Brazilians are heading to the polls to elect their next president in the most unpredictable election in decades.
Around 143 million are eligible to vote and the winning candidate must secure 50 percent to avoid a run-off on October 26th, though no candidate is polling above the 40 percent mark.
The election has seen the death of one candidate and the late surge of another, making the result difficult to call.
The outgoing President Dilma Rousseff from the left-wing Workers’ Party (PT) is seeking a second term. Polls show she is the favourite to win. However, voters may punish her over the economy’s lacklustre growth in the past four years.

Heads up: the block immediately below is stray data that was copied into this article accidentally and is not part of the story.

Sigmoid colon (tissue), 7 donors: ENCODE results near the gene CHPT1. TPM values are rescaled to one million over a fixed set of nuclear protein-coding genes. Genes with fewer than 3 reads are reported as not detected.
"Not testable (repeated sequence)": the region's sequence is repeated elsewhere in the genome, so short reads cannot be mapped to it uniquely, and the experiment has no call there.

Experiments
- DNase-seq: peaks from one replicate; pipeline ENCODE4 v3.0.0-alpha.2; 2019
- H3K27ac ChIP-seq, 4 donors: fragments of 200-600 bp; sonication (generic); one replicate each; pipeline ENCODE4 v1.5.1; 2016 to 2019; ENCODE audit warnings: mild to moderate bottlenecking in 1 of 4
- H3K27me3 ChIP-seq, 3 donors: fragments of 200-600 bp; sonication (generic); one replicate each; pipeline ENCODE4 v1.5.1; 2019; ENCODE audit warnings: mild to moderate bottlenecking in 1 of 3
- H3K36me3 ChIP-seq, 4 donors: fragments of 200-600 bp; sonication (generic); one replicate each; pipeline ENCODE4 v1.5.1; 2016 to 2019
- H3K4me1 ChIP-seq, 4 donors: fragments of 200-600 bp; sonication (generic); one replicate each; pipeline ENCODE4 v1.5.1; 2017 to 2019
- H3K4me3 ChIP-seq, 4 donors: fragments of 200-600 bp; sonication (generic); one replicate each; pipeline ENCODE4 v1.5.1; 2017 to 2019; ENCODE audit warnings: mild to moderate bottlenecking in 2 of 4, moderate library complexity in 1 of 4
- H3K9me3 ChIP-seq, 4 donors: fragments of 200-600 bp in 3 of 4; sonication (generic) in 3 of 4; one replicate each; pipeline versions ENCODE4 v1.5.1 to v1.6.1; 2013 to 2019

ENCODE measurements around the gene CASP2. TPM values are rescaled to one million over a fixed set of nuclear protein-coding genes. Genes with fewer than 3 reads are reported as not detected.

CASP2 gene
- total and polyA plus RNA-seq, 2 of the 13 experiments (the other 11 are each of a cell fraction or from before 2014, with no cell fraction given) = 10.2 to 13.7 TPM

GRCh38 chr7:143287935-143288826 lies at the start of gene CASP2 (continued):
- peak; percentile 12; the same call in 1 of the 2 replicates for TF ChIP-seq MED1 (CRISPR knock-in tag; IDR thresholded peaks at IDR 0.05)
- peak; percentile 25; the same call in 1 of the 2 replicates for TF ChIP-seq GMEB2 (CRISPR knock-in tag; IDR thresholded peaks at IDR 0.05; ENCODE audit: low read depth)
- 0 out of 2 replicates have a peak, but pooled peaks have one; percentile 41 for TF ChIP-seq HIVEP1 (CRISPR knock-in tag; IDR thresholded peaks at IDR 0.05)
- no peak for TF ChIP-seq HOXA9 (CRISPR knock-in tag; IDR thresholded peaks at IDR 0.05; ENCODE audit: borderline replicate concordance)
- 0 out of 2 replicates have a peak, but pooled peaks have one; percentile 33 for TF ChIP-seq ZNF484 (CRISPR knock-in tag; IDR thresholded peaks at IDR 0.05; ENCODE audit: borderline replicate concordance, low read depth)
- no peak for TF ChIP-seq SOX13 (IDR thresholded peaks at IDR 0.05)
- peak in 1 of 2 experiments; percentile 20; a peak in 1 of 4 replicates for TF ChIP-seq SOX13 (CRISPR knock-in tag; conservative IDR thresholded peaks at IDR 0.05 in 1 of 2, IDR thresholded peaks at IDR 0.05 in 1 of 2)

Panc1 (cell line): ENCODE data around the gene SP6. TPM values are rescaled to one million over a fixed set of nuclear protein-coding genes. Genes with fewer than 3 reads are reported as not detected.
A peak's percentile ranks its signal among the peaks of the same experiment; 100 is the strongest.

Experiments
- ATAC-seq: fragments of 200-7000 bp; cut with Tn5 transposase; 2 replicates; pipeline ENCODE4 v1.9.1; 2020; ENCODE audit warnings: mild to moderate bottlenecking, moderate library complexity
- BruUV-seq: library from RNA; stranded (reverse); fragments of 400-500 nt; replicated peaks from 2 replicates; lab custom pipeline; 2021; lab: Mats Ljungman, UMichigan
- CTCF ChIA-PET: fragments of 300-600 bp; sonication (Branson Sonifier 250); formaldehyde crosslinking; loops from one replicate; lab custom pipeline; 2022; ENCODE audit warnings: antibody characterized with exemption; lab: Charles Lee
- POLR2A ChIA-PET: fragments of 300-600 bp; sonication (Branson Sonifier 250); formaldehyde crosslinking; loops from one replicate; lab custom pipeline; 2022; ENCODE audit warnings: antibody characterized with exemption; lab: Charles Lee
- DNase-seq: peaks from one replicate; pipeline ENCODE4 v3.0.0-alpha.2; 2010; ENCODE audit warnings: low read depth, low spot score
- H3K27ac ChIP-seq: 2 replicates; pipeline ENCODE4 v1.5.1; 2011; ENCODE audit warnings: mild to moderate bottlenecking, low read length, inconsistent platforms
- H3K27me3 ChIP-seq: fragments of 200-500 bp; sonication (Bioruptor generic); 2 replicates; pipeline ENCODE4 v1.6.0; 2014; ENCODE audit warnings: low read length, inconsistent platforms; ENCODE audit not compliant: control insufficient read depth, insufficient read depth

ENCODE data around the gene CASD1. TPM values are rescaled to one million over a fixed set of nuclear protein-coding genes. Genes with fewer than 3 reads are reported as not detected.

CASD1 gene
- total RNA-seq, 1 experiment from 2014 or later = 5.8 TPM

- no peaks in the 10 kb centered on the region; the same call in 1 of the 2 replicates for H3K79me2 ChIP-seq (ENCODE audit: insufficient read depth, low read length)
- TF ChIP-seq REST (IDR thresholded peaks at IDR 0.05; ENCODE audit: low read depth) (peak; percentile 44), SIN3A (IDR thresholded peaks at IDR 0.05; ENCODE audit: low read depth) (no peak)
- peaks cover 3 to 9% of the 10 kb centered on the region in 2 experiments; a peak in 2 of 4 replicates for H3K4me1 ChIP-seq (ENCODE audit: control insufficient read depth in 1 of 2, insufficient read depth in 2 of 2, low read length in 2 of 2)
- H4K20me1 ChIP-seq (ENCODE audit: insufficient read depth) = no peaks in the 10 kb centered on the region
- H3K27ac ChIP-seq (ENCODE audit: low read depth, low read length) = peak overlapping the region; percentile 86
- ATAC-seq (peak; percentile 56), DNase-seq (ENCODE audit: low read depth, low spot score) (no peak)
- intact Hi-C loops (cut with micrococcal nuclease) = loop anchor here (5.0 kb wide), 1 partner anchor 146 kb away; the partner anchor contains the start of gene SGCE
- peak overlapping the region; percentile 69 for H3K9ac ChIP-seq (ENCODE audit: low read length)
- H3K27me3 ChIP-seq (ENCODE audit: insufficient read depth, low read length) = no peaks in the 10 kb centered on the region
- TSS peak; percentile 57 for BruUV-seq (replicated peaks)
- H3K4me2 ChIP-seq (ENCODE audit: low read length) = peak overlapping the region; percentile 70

Centre-right candidate Aecio Neves has eaten away at Rousseff’s main competitor Marina Silva, becoming the second lead candidate whom the incumbent could face in the run-off.
Silva, the hero of the global conservation movement, had been ahead in the polls until recently. The elections looked like a two-horse race until Rousseff attacked her credentials.
Aécio Neves arriving to vote in Belo Horizonte. Neves or Marina will go to 2nd turn against Dilma, acc to polls (G1) pic.twitter.com/7t9Kc4A34Y— Kety Shapazian (@KetyBrazil) October 5, 2014
Brazil's president elections: Candidate Marina Silva just arrived to vote in Rio Branco. pic.twitter.com/MvryHPxJhJ— Kety Shapazian (@KetyBrazil) October 5, 2014
Brazil's presidential elections: candidate Dilma Rousseff voting few minutes ago in Porto Alegre. Photo: Estadão pic.twitter.com/yqMDST1nil— Kety Shapazian (@KetyBrazil) October 5, 2014